Data Monitoring v Data Observability
Have you ever sat there, frustrated and confused, as you tried to figure out why a dashboard wasn’t updating or why a critical data pipeline wasn't running as it should? As a data engineer or analytics engineer, you know how challenging it can be to manage a complex data stack. However, through the use of two techniques - data monitoring and data observability - you can ensure that everything runs smoothly.
When it comes to managing data, there are countless strategies that one can use to ensure that your data stack remains reliable and accurate. Two of these strategies are data monitoring and data observability. While these terms are sometimes used interchangeably, they are, in reality, two unique techniques. In this blog post, we will compare and contrast these two strategies and explain how they can be used to ensure the quality of your data and the reliability of your data stack.
The Importance of Data Quality
Before we dive into the difference between data monitoring and data observability, we must first consider the importance of data quality. Poor data quality can have a significant impact on business operations. Decision-makers need to rely on accurate data to make informed choices. Still, if data quality is subpar, the wrong decisions can be made. Inadequate data quality can stop team velocity, resulting in extended deadlines, poorer teamwork, and a loss of trust in the data team.
Many people schedule ad hoc data quality tests in response to incidents. But that alone is an insufficient strategy. This reactive approach can still lead to additional errors as the tests may not cover all potential issues, and need to manually update test thresholds.
What is Data Monitoring?
Data monitoring is the process of automating data quality checks. These data quality tests verify metrics such as accuracy and consistency of data coming into and leaving a system over time to ensure that it is correct and conforms with the user's expectations, and updates these metrics using the behavior of your data as time goes on.
What is Data Observability?
Data observability refers to a holistic approach to data management that also includes data monitoring and troubleshooting tools. It goes a step further than data monitoring by providing teams with the necessary tools for gaining insight into what's happening with any data issues, particularly with data lineage. You can quickly identify issues, troubleshoot and debug the cause of problems to prevent them from occurring in the future.
The Difference Between Data Monitoring and Data Observability
While both data monitoring and data observability serve the same goal in ensuring quality data, they differentiate on when they are used and how they're used. Data monitoring primarily helps identify potential issues or disturbances in the data stack. In comparison, data observability delves into providing tips for solving the issue, along with preventing future data incidents.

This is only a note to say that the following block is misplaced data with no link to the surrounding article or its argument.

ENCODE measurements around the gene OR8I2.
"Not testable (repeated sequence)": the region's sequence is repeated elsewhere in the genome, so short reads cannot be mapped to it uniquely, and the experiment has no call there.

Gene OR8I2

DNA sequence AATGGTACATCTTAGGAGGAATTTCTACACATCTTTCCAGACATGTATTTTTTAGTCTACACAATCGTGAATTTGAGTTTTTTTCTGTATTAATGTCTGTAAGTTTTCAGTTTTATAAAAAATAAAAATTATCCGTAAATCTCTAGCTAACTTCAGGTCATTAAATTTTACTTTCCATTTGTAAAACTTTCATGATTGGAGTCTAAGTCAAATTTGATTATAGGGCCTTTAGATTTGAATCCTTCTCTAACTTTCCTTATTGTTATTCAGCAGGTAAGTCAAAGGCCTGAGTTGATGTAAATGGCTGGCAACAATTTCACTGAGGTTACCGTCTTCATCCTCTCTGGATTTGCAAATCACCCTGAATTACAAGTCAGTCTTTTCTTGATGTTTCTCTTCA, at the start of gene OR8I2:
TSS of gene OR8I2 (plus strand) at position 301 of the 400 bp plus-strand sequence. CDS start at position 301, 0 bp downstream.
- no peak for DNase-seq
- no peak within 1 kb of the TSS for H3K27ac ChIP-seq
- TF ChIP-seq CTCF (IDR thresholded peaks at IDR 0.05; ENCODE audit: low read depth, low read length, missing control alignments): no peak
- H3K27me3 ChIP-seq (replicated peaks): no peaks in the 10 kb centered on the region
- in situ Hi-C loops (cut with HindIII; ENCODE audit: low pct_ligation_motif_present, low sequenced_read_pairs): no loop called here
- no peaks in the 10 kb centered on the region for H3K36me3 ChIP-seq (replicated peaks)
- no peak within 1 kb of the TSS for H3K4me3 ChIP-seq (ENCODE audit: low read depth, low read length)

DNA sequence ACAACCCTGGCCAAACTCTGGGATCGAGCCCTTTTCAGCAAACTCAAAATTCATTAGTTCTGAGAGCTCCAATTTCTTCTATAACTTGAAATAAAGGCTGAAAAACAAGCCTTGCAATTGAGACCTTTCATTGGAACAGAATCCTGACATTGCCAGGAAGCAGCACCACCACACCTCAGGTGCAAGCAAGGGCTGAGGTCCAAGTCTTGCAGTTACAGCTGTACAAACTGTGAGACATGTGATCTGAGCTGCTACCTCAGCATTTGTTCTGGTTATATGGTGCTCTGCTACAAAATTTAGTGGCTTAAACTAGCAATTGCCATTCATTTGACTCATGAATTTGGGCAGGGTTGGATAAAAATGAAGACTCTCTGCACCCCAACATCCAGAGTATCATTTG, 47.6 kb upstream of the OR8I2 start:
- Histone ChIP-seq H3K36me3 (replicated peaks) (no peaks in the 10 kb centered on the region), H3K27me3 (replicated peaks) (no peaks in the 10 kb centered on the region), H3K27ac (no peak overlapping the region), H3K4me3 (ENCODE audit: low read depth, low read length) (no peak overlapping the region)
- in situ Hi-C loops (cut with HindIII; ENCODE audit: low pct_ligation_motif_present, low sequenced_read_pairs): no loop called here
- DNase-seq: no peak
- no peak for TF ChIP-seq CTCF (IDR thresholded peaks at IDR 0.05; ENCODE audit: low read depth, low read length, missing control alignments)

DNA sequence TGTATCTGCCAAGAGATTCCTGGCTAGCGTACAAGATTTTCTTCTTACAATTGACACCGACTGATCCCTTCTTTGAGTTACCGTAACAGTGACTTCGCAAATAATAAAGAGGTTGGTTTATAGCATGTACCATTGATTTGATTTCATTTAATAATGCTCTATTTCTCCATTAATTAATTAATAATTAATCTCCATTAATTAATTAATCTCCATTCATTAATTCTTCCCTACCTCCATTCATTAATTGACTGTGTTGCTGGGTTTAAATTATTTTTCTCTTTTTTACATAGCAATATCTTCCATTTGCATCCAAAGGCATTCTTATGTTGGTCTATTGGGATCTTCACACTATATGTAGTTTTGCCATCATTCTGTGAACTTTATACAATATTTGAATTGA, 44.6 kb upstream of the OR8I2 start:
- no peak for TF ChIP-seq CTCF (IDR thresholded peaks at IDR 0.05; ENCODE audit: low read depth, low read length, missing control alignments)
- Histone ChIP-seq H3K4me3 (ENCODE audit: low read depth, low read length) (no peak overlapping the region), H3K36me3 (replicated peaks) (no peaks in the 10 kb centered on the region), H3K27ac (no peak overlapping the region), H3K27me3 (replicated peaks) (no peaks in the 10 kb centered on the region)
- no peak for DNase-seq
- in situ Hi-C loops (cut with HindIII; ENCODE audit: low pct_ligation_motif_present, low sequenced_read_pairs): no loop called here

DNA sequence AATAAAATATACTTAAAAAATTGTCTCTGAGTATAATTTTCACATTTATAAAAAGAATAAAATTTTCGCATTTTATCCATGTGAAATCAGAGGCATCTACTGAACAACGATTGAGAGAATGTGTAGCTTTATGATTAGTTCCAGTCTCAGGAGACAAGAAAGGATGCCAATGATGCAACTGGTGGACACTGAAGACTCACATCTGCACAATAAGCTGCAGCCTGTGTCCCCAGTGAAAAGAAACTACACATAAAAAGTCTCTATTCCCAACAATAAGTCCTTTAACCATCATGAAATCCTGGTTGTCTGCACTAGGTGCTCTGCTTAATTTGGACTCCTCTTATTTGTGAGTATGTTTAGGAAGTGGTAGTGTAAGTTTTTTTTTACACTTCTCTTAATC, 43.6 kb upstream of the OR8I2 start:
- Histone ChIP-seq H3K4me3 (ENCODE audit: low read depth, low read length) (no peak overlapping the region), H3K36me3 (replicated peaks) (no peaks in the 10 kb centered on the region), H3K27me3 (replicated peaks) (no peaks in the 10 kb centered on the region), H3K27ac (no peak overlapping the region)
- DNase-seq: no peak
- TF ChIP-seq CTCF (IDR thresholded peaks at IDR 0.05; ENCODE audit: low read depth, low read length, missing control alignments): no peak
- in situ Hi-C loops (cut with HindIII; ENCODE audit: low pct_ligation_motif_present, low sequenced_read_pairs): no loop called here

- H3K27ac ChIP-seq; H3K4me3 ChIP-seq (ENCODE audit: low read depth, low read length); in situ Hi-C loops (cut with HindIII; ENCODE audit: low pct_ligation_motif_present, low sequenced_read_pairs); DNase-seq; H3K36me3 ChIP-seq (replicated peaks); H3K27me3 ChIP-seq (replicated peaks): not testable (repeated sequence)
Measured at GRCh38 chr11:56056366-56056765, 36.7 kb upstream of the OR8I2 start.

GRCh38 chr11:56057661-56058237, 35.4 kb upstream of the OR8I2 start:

Data Observability vs Data Monitoring Examples
Using Metaplane as an example, we can compare how Data Observability expands beyond finding data issues:
- Data Stack Integration: Data observability tools typically aims for 100% modern data stack coverage, expanding coverage outside the warehouse, to help you discover the impact of issues. For example, Metaplane here would help you find dashboards and reports in your BI tool affected by data incidents.
- Finding Issues: We use data monitoring to find issues within the warehouse, but also offer coverage for select integrations, such as dbt runtimes.
- Triaging Issues: With automated lineage and root cause tools in the platform, data teams are able to significantly reduce time spent finding the query, process, or table where issues originated.
- Preventing Issues: By integrating with Github, we're able to show users impacted tables and how data quality tests might be affected prior to merging changes to your data model.
The Role of Data Observability in the Data Stack
Data observability plays a crucial role in the modern data stack. The modern data stack consists of ELT, warehousing, and BI tools required to turn data into useful business insights. Data observability provides users with valuable insights into critical areas of the modern data stack by analyzing the constantly moving data flowing to provide feedback about daily ad hoc decisions.
Example of Using Data Observability in the Modern Data Stack
Data observability is essential in the case of automating marketing e-mails. Imagine we're populating a "high intent users" list in our marketing e-mail tool through the activated_users table in our warehouse. If the data quality of this table is compromised, it can lead to a subpar marketing decision and a potential loss of business. Data observability engenders trust in the data team through ongoing data quality improvements throughout the data stack guarantees that the data reflects what is happening in the business.
Data monitoring and data observability are two crucial approaches for ensuring data quality and the reliability of your data stack. Data monitoring provides an overview of the data quality and helps identify possible issues, while data observability goes a step further by troubleshooting the root cause and helping prevent future issues from occurring. By utilizing data observability tools, users receive valuable insights into the modern data stack, identifying areas that need improvement and presenting solutions for polishing data quality.
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